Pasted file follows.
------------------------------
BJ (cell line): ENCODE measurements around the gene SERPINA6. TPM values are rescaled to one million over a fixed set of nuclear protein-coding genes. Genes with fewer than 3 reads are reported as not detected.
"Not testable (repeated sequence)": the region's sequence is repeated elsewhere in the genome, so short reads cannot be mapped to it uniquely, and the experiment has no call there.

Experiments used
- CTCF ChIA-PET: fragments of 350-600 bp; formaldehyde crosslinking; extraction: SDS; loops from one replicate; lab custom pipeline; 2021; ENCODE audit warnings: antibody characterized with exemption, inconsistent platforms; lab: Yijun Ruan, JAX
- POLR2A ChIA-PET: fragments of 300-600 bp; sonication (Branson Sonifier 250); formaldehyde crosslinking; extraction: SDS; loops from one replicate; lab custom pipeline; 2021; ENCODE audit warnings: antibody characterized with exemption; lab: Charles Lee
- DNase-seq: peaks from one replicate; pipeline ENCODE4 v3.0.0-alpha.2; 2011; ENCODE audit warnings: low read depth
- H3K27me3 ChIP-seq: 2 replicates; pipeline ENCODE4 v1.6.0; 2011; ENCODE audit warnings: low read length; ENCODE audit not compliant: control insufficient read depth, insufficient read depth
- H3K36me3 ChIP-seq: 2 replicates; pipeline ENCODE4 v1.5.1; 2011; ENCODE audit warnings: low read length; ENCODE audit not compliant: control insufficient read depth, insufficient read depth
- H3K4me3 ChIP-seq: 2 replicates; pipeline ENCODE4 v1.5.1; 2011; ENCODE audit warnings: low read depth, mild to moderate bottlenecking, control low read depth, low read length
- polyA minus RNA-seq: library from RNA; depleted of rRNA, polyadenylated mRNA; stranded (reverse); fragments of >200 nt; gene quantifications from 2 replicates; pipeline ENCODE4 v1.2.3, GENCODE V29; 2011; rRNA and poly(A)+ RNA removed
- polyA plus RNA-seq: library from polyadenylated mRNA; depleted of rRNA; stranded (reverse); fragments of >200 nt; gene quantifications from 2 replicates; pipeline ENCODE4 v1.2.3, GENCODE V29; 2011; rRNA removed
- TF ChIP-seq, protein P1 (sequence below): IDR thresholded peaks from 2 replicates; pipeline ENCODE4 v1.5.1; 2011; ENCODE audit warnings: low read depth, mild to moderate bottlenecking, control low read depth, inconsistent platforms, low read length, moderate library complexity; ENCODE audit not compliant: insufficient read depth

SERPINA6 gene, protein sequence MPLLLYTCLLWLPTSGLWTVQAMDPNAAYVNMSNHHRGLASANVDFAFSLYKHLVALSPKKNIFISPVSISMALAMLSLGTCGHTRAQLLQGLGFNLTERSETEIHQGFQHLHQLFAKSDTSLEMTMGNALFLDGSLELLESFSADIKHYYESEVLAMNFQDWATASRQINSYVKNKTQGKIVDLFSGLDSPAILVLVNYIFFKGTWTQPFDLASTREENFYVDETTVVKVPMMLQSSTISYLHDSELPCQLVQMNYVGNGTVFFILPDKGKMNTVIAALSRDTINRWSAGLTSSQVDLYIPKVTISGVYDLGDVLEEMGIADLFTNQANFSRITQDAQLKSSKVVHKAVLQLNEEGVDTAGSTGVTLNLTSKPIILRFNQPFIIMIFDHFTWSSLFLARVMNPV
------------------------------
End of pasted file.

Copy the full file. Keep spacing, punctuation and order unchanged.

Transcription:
BJ (cell line): ENCODE measurements around the gene SERPINA6. TPM values are rescaled to one million over a fixed set of nuclear protein-coding genes. Genes with fewer than 3 reads are reported as not detected.
"Not testable (repeated sequence)": the region's sequence is repeated elsewhere in the genome, so short reads cannot be mapped to it uniquely, and the experiment has no call there.

Experiments used
- CTCF ChIA-PET: fragments of 350-600 bp; formaldehyde crosslinking; extraction: SDS; loops from one replicate; lab custom pipeline; 2021; ENCODE audit warnings: antibody characterized with exemption, inconsistent platforms; lab: Yijun Ruan, JAX
- POLR2A ChIA-PET: fragments of 300-600 bp; sonication (Branson Sonifier 250); formaldehyde crosslinking; extraction: SDS; loops from one replicate; lab custom pipeline; 2021; ENCODE audit warnings: antibody characterized with exemption; lab: Charles Lee
- DNase-seq: peaks from one replicate; pipeline ENCODE4 v3.0.0-alpha.2; 2011; ENCODE audit warnings: low read depth
- H3K27me3 ChIP-seq: 2 replicates; pipeline ENCODE4 v1.6.0; 2011; ENCODE audit warnings: low read length; ENCODE audit not compliant: control insufficient read depth, insufficient read depth
- H3K36me3 ChIP-seq: 2 replicates; pipeline ENCODE4 v1.5.1; 2011; ENCODE audit warnings: low read length; ENCODE audit not compliant: control insufficient read depth, insufficient read depth
- H3K4me3 ChIP-seq: 2 replicates; pipeline ENCODE4 v1.5.1; 2011; ENCODE audit warnings: low read depth, mild to moderate bottlenecking, control low read depth, low read length
- polyA minus RNA-seq: library from RNA; depleted of rRNA, polyadenylated mRNA; stranded (reverse); fragments of >200 nt; gene quantifications from 2 replicates; pipeline ENCODE4 v1.2.3, GENCODE V29; 2011; rRNA and poly(A)+ RNA removed
- polyA plus RNA-seq: library from polyadenylated mRNA; depleted of rRNA; stranded (reverse); fragments of >200 nt; gene quantifications from 2 replicates; pipeline ENCODE4 v1.2.3, GENCODE V29; 2011; rRNA removed
- TF ChIP-seq, protein P1 (sequence below): IDR thresholded peaks from 2 replicates; pipeline ENCODE4 v1.5.1; 2011; ENCODE audit warnings: low read depth, mild to moderate bottlenecking, control low read depth, inconsistent platforms, low read length, moderate library complexity; ENCODE audit not compliant: insufficient read depth

SERPINA6 gene, protein sequence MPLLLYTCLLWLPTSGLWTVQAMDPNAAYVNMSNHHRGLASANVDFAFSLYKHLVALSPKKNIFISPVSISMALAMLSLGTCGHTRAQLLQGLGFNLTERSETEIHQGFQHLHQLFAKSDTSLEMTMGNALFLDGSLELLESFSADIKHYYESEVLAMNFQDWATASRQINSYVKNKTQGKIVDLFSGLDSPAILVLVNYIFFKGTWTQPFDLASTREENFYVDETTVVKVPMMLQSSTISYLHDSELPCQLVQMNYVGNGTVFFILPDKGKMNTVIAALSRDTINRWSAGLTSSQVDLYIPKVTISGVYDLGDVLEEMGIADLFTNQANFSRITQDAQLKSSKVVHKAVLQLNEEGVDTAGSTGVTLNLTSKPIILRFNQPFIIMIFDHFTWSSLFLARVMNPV